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Water Cooler: Sourdough beginner tips – good starter key to success

UPDATED: Thu., Nov. 5, 2020

Sourdough was one of the year’s biggest quarantine trends. For all its funky, delicious flavor, sourdough requires a bit of babysitting, which is much easier to do in quarantine and while working from home.

Like all cooking, sourdough takes a bit of trial and error to master, and there’s no doubt many beginners have experienced the frustration that comes along with ruining a loaf of bread into which hours of time and attention had been poured.

A complete guide to sourdough would take a book length to explain in full, but here are at least a few tips to help beginners create a successful dough.

You begin with a healthy and active starter. A starter is another term for a leaven, which is the substance that is used in dough to make it rise. Sourdough starter does not use commercially produced leavening agents. Instead, it develops naturally by providing a culture for the wild yeast and bacteria in your environment to flourish.

This is where the babysitting comes in. A starter must be fed. The yeast and bacteria feed on the sugar within the starch molecules of the flour and produce carbon dioxide in the process. This is what causes the starter to rise after being fed with additional flour and water. Most bakers recommend feeding the starter once or twice a day if you are actively baking. Your starter can become inactive if neglected. If you aren’t actively baking, you can store the starter in the refrigerator to slow the fermentation process, and it should be maintained with one or two feedings a week.

There are several signs that indicate a healthy starter. If left at room temperature, it should at least double in size after being fed. If the top of the starter is slightly rounded, this means it hasn’t deflated and run out of food. A tangy smell indicates active fermentation. You also can take a scoop from the starter and place it in a bowl of water. If it is healthy, the starter should float.

Use a kitchen scale to get precise baker’s percentages. It is possible to wing some baking, but when it comes to something as time-consuming as sourdough, precision is your ally in creating consistent results.

Percentages help you calculate the hydration level of your dough. Higher hydration levels create more open crumb structure and thinner, crisper crust. Recipes usually call for 65% to 100% hydration levels, depending on the type of flour.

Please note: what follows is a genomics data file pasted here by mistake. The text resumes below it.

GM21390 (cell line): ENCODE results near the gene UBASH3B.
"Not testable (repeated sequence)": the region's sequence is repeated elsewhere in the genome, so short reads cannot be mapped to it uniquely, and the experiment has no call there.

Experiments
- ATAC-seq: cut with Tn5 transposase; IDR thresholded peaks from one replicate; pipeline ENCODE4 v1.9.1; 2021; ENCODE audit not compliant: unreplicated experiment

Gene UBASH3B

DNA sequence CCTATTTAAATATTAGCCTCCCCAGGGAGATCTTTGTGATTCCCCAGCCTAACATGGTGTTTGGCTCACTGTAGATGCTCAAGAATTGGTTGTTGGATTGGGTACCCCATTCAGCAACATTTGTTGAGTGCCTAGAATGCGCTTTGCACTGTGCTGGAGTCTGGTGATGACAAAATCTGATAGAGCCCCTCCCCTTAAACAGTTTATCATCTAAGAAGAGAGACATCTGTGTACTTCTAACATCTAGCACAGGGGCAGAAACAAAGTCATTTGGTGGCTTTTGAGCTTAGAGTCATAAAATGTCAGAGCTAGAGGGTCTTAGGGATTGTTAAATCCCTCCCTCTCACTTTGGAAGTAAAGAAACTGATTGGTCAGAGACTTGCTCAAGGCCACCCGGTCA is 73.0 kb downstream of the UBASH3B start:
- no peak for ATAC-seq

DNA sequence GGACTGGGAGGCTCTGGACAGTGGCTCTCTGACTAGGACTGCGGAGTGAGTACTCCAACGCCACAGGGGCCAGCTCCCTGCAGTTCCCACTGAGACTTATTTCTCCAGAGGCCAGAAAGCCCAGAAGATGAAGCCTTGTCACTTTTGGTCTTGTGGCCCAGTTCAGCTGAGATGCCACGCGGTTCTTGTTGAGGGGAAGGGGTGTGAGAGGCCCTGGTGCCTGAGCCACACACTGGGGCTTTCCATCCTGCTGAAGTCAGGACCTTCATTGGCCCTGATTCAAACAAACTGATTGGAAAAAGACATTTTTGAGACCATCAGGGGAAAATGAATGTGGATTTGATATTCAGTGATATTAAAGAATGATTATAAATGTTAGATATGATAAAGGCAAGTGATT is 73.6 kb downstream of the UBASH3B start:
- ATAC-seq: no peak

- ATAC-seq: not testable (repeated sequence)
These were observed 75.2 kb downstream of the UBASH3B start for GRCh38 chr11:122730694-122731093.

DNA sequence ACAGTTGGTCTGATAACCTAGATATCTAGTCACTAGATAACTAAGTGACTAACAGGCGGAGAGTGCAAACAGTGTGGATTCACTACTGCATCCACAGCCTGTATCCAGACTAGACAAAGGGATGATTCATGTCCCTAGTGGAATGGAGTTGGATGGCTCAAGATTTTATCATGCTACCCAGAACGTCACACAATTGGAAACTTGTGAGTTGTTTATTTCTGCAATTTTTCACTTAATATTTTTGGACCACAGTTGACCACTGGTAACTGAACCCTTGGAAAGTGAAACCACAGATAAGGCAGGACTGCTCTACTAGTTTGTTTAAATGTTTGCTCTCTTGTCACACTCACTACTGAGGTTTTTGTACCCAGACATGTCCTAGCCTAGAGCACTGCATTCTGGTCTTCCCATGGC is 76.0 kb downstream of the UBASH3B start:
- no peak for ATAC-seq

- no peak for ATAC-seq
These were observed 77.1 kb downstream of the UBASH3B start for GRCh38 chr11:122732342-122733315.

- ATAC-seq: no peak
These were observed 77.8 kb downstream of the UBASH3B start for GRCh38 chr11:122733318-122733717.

Take advantage of an autolyse. This is a gentle mixing of the flour to water, followed by a rest period of 20 to 60 minutes. This pause improves the gluten structure of the bread. Gluten is made up of the proteins gliadin and glutenin. Adding water binds these proteins together to make gluten. An autolyse allows the gluten bond to develop with a slow fermentation, requiring less kneading while developing flavor and adding volume with a more open crumb structure.

Don’t knead the dough. Stretch and fold it instead. When the starter is first added to the dough, it won’t have a smooth texture. With a stretch and fold process every 30 minutes for two hours, the dough will get smoother each time and will begin to hold its shape once the gluten bonds develop and strengthen.

The dough then has to rise. This takes four to six hours at room temperature, but you can make it work around your schedule by placing the dough in the fridge overnight for a cold ferment. This slows the process and gives you more flexibility with the timing.

Use a bench scraper to manage sticky dough. Sourdough can be wetter than other bread mixtures. Avoid the temptation of adding too much flour while shaping the dough by using a bench scraper instead of your hand.

Instead, add generous amounts of flour to the banneton while proofing. Bannetons are used to proof and maintain the shape of a loaf.

Flour them heavily to avoid sticking, then just brush off the excess flour later.

To tell if the dough is proofed, use the poke test. Poke the dough and if it springs back while still leaving a small indentation, it is ready. If it springs back completely with no dent, let it proof a bit longer. If it doesn’t spring back at all, the dough is likely overproofed.

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